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Logo of Phnom Penh Post newspaper Phnom Penh Post - Mobile use still rampant in prison

Prey Sar prisoners pose for a photo with packages of drugs last week in Phnom Penh after they were found to be operating a drug-trafficking network by mobile phone. Photo supplied
Prey Sar prisoners pose for a photo with packages of drugs last week in Phnom Penh after they were found to be operating a drug-trafficking network by mobile phone. Photo supplied

Mobile use still rampant in prison

Prey Sar prison inmates involved in an alleged drug-trafficking network revealed by police last week likely took advantage of a loosening of safeguards designed to block mobile phone use, prison officials said yesterday.

Military police on Thursday reported the seizure of 13 kilograms of meth in powdered and tablet (yama) form, arresting one trafficker on the outside and five more – all Prey Sar convicts – who were allegedly managing the network from within.

A Prey Sar guard speaking on condition of anonymity yesterday said that while prisoners can make calls through the prison’s phone, all such calls require the punching in of a prisoner identification number and are recorded automatically.

“There are two phones in a room . . . controllers listen to their calls. If something is unusual, they cut off [the line]. But not all calls are listened to because there are many prisoners,” he said.

A far more likely source of communication, he said, is the banned, yet widespread, use of mobile phones inside the prison.

Although the Ministry of Interior installed a jammer in 2014 to combat the practice, it was subsequently moved after complaints from neighbours.

“The jammer used to be installed high above the roof, which affected the phone signal for the residents living around [Prey Sar],” he said.

After receiving the complaints, officials reinstalled the jammer lower, he said, allowing “some prisoners to use earphones to connect to the mobile phone, making it an antenna. They lift [the phone] up. In doing so, there is one or two signal bars at some points,” a practice, he said, prison guards have observed repeatedly.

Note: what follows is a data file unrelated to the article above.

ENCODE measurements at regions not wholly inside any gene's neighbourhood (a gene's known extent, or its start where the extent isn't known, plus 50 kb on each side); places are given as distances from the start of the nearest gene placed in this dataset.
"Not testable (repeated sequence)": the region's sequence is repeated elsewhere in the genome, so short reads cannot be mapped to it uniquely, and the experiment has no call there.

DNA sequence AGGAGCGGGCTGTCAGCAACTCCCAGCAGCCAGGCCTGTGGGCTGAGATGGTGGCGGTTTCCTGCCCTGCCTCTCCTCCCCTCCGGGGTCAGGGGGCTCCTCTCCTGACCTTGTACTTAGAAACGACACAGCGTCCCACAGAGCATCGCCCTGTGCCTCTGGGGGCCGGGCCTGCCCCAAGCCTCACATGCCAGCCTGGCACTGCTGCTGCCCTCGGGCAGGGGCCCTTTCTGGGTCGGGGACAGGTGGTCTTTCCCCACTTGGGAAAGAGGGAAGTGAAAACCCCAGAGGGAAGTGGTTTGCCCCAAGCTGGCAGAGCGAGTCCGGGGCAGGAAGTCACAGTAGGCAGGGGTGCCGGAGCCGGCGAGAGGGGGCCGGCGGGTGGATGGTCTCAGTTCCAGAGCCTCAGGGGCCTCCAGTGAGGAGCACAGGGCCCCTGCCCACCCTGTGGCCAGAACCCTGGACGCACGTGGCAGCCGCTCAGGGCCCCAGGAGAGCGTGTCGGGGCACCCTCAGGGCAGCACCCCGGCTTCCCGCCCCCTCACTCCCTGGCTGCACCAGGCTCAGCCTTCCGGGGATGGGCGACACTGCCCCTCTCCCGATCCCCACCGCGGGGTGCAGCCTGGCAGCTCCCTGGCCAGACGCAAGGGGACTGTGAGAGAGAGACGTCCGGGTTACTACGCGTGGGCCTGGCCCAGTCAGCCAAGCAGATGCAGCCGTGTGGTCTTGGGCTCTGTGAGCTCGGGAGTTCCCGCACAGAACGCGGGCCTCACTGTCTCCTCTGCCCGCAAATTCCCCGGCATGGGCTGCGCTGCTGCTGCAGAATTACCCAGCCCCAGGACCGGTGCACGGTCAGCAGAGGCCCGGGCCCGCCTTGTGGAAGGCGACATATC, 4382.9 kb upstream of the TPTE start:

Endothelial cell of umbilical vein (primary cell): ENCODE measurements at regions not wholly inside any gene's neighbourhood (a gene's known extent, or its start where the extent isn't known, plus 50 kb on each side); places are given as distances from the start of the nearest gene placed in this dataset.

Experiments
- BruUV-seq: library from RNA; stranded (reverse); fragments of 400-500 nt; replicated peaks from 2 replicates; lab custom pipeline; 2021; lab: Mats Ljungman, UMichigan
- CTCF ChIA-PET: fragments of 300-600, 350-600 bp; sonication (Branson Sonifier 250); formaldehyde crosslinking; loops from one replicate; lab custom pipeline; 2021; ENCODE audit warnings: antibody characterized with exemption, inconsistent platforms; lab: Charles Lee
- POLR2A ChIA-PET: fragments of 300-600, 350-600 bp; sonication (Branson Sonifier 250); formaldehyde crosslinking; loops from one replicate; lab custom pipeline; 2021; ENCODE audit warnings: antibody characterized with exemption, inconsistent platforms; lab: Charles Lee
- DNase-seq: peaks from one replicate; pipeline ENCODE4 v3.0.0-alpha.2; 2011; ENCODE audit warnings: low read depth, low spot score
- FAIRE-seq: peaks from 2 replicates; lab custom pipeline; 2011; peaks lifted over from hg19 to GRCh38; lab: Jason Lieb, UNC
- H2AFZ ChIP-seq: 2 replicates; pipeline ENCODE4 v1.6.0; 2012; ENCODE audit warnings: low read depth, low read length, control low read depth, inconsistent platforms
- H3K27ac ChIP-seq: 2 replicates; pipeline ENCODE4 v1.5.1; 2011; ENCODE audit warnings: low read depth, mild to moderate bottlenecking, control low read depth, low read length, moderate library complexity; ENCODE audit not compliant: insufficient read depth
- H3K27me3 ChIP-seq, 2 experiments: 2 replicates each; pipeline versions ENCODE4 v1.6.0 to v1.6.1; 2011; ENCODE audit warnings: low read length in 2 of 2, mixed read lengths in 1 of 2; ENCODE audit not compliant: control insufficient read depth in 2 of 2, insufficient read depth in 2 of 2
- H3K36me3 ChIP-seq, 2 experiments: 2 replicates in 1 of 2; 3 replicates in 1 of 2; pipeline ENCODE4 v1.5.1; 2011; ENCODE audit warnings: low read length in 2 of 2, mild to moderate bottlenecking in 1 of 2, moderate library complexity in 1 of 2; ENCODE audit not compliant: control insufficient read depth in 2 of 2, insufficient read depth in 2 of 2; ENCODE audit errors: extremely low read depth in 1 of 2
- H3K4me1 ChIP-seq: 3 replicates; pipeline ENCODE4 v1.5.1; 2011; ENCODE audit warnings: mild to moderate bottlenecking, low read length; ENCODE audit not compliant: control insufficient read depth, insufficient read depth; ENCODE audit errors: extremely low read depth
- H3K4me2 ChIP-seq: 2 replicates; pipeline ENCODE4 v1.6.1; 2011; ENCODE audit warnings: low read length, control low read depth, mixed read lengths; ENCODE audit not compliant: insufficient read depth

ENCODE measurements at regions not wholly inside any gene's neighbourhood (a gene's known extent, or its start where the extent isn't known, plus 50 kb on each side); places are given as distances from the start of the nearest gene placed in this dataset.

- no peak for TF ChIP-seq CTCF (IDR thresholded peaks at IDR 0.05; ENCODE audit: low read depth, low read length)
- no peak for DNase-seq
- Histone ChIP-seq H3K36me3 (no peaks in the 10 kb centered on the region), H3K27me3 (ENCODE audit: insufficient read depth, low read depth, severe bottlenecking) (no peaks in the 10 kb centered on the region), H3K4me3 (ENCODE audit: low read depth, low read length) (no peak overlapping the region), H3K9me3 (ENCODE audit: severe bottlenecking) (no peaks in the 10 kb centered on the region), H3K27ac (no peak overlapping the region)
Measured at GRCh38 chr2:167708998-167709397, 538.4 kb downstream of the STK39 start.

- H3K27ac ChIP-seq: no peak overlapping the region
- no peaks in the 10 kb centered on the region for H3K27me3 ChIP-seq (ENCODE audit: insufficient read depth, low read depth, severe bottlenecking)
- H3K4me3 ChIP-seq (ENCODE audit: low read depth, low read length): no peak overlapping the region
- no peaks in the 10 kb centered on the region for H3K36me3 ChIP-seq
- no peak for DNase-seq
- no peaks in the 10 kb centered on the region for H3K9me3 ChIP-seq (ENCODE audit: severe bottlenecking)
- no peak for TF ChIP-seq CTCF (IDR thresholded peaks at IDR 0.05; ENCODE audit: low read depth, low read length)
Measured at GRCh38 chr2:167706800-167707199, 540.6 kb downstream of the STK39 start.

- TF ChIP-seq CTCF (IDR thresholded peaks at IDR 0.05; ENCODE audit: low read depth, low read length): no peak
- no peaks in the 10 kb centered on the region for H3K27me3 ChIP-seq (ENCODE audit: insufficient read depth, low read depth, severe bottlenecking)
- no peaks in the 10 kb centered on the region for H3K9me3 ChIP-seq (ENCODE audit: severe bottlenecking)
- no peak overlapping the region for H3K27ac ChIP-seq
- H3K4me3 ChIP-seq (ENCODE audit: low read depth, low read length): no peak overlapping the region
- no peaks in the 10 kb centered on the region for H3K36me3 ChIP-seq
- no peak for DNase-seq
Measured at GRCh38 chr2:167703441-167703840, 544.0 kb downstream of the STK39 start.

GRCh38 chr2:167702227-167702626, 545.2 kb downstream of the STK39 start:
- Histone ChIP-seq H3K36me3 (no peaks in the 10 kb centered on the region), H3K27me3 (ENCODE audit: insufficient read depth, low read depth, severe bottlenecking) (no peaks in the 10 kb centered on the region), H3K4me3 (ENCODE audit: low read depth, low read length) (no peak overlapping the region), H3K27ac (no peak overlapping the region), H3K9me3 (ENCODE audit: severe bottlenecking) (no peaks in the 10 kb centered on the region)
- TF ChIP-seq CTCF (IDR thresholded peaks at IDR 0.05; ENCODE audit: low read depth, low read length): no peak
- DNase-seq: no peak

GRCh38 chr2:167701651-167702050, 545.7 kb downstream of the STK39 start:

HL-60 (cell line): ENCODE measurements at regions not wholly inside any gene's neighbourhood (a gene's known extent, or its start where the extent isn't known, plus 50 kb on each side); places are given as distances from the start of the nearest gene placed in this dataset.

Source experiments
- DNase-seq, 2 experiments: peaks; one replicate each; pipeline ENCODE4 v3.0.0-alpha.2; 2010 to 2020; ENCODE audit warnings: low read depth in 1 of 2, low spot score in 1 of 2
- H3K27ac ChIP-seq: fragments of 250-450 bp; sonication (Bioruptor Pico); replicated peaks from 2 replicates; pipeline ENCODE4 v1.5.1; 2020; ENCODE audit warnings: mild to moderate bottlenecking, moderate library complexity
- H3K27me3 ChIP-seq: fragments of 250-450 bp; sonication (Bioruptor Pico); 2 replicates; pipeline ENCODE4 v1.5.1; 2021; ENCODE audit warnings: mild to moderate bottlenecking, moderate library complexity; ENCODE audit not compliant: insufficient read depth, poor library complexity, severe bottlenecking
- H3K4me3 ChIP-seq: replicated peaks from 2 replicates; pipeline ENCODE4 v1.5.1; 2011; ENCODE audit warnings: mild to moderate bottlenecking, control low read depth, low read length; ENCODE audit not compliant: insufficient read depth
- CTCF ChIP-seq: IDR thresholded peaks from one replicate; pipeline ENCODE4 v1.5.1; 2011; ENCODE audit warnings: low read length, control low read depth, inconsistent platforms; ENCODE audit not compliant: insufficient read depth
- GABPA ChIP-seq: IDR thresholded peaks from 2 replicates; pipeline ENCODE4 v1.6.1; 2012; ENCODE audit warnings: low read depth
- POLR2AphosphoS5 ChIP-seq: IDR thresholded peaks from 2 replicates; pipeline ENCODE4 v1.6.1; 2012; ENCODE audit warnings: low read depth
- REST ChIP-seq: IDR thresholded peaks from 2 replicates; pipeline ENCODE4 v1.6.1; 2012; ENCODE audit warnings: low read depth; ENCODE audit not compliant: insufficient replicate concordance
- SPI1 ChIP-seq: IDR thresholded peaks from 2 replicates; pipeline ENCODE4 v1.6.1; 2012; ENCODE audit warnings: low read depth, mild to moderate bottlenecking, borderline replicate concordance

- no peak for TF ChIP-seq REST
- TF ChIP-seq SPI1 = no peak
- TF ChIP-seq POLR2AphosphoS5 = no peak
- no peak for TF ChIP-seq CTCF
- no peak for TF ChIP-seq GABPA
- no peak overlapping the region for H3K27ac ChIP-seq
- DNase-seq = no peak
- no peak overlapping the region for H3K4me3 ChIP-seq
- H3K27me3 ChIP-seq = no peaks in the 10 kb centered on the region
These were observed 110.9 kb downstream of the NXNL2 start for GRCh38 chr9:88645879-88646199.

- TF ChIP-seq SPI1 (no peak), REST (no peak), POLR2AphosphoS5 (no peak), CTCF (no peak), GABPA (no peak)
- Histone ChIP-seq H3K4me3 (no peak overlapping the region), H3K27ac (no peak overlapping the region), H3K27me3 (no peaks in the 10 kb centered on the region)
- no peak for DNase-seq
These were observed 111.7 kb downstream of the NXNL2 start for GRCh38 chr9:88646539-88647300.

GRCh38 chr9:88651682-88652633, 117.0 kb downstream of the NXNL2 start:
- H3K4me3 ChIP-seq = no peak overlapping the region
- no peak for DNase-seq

Sorn Keo, a spokesperson for the Interior Ministry’s General Department of Prisons, acknowledged that prison guards see prisoners use phones often. The devices, he said, are usually brought in as parts and assembled at the moment of usage.

“Their phones are not like our phones. SIM cards and other parts are kept separately. When it is time [to use them], they combine them together. It doesn’t look like a phone. It is something invented,” Keo said, admitting that some prison officials would, of necessity, be abetting these activities.

What’s more, Keo continued, because the jammer is dependent on the state’s electrical grid, whenever there is a power outage, Prey Sar has full mobile service, creating a prime opportunity for prisoners to make calls.

According to the same prison guard, blackouts can occur four to five times per month, lasting 10 to 30 minutes.

While it is illegal for prisoners anywhere in the Kingdom to use cell phones, several provincial prison directors told the Post yesterday that to their knowledge, only Prey Sar possesses a jammer.

As to whether measures will be taken by the department to address these apparent security flaws, Keo said that for now he is waiting on direction from the ministry’s leadership.

Calls to the Ministry of Interior spokesman went unanswered yesterday.

Kea Sovanna, a former director of Trapaing Plong Prison in Tbong Khmum province now working at the Prison Department, yesterday recommended more rigorous security checks for both inmates and prison officials.

“Check both officials and prisoners regularly and every time. If the checking is applied only on one side, the phones will still be brought in, so all of them have to be checked.”

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